3 Fall Squash & How to Prepare Them
We love seasonal foods, and when the fall and winter squashes start appearing in large quantities in grocery stores and at farmer’s markets, we start thinking about all the meals we’ll create with these nutritious and tasty vegetables.
If you aren’t used to cooking with fall and winter squash, some of them may look intimidating. But don’t worry — the hardest part of preparing fall and winter squash is cutting them! Some squash can be a bit difficult to slice until you get the hang of it. When in doubt, use YouTube to find a quick tutorial.
Besides being a tasty part of winter meals, we love squash for its health benefits. Squash is full of antioxidants, vitamin C, beta-carotene, fiber, potassium, and more. Squash can have a positive effect on blood pressure, digestion, and energy levels.
Learn more about these 3 common fall squash and how to use them.
This winter squash is harvested in the fall and can be stored for several months. This is one of the more common squashes that you’ve probably seen and eaten before, but it can be prepared in ways from sweet to savory, making it a versatile staple for fall cooking.
Nutrients: a good source of fiber, potassium, vitamins A, C, E and B6, and folate.
How to prepare:
This recipe for Simple Butternut Squash is great if you are new to cooking butternut squash and want to try something easy. Peel, seed, and cube the squash, toss it in olive oil, season with garlic, salt, and pepper, then roast for 25 minutes. Serve as a side dish with chicken or use in a veggie bowl with quinoa, beans, and broccoli.
Acorn squash comes in a variety of skin colors, but the flesh inside is golden brown. You’ll recognize these squash as they resemble their namesake nut! This is also a versatile squash, but it’s common to cook it with cinnamon, brown sugar, or maple syrup — which makes your kitchen smell great!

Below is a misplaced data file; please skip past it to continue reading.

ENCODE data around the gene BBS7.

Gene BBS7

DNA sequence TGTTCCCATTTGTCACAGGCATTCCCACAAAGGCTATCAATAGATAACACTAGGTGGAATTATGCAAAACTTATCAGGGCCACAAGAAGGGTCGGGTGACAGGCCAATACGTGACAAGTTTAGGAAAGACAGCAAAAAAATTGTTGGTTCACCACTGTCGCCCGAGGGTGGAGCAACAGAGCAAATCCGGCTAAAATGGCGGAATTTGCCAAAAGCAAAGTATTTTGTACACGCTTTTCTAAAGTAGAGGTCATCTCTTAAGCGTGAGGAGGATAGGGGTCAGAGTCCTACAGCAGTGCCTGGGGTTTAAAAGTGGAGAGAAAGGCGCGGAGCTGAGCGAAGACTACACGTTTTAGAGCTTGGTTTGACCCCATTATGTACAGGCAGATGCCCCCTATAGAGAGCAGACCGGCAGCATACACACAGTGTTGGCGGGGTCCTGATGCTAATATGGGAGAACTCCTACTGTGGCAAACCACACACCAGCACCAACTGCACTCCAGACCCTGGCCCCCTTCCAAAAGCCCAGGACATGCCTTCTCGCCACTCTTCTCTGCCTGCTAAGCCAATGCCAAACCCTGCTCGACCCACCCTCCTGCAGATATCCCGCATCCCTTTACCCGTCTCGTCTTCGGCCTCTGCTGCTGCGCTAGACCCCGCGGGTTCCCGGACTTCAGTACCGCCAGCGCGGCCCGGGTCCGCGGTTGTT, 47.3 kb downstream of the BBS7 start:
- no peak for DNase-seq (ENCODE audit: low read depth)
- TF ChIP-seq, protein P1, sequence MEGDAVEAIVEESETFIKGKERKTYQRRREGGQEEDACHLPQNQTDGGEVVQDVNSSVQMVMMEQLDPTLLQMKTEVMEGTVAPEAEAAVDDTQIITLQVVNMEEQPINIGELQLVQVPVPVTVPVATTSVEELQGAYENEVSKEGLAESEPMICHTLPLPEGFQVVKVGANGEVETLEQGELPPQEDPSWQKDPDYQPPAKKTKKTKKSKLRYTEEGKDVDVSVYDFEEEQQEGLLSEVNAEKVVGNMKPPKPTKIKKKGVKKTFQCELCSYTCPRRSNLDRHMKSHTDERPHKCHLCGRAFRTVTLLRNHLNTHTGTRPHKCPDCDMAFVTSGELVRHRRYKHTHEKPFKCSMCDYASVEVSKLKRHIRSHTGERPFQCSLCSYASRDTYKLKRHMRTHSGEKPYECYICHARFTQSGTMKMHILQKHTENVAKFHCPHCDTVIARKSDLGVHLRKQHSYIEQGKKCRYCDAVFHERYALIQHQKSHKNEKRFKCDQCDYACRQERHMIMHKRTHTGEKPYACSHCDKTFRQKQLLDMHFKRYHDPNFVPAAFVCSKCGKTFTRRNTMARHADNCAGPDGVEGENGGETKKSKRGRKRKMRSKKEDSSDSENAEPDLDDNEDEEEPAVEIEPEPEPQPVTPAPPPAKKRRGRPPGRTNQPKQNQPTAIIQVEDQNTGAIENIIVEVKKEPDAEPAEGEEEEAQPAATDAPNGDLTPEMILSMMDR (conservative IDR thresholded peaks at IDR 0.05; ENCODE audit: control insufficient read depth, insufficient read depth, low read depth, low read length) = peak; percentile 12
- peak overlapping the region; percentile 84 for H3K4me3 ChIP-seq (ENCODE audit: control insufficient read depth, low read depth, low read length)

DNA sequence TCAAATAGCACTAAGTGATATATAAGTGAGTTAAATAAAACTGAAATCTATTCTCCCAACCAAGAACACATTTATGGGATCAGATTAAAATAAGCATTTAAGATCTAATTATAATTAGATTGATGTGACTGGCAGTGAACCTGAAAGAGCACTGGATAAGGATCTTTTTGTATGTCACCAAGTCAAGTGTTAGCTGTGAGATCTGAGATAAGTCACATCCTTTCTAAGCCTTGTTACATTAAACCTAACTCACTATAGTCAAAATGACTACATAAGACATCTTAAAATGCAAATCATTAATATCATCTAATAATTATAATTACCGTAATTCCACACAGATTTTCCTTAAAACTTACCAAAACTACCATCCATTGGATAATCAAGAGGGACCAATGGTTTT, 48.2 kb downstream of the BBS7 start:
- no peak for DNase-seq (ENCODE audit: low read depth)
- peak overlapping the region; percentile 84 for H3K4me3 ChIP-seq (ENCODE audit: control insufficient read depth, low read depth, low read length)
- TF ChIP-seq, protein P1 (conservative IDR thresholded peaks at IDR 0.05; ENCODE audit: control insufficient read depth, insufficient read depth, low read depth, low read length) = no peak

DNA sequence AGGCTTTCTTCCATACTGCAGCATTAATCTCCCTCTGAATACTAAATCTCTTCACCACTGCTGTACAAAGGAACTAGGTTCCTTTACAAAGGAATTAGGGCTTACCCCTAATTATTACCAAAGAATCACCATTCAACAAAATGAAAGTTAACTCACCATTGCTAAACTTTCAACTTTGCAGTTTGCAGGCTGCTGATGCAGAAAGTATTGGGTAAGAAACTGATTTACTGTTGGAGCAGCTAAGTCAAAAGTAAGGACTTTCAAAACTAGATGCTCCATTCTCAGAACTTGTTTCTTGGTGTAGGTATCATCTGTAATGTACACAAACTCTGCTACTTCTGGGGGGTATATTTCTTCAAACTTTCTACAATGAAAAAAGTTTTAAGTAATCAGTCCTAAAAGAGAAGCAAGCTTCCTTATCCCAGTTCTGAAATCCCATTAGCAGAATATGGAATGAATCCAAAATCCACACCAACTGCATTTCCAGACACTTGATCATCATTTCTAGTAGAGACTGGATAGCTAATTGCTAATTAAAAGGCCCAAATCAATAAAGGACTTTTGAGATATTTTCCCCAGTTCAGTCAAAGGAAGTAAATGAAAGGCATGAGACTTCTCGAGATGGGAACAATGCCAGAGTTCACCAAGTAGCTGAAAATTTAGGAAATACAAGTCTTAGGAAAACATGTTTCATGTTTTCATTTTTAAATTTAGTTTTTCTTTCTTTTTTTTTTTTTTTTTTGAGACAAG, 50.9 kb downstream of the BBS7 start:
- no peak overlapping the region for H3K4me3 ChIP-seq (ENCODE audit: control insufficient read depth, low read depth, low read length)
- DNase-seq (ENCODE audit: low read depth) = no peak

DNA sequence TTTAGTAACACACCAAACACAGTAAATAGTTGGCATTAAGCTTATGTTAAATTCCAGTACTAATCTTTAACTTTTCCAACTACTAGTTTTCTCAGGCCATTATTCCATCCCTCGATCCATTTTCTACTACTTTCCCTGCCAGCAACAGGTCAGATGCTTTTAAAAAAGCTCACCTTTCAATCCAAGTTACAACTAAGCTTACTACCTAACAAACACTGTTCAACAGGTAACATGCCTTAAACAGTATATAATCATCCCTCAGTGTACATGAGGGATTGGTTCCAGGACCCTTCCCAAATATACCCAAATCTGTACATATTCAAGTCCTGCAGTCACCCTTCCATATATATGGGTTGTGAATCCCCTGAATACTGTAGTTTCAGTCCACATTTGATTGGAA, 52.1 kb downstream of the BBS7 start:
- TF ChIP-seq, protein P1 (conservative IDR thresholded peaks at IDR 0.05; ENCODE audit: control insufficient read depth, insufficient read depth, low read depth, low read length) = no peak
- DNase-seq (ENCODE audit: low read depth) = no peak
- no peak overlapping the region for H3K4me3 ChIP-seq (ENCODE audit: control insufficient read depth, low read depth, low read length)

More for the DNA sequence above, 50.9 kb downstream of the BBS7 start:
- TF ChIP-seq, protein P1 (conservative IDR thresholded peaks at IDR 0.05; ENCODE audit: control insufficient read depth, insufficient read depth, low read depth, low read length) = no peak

Nutrients: antioxidants, vitamins A, B6 and C, folate, fiber, and potassium.
How to prepare:
Try this Maple Roasted Acorn Squash recipe for an excellent side dish at a holiday meal. Besides squash, all you need is maple syrup, olive oil, fresh sage or rosemary, and salt and pepper.
When you scoop the pits out of acorn squash, it leaves you with a nice bowl-shaped indent that is perfect for stuffing, so consider roasting your squash with lean meat, vegetables, and even a little cheese for a complete meal. This recipe for Sausage Stuffed Acorn Squash offers great tips.
If you’ve never tried spaghetti squash, you may not understand the name — after all, it’s shaped more like a watermelon than a noodle! However, once baked, it’s flesh shreds into long, pasta-like strands that can be used in place of noodles in any type of dish.
Nutrients: High in fiber, antioxidants, vitamin C and B6, manganese, and niacin.
How to prepare:
This basic primer on How to Cook Spaghetti Squash will walk you through the best way to cut and roast the squash. After cooking, fluff the insides with a fork to get a noodle-like texture, and from there serve with your favorite sauce for a tasty low-carb “pasta” dish.
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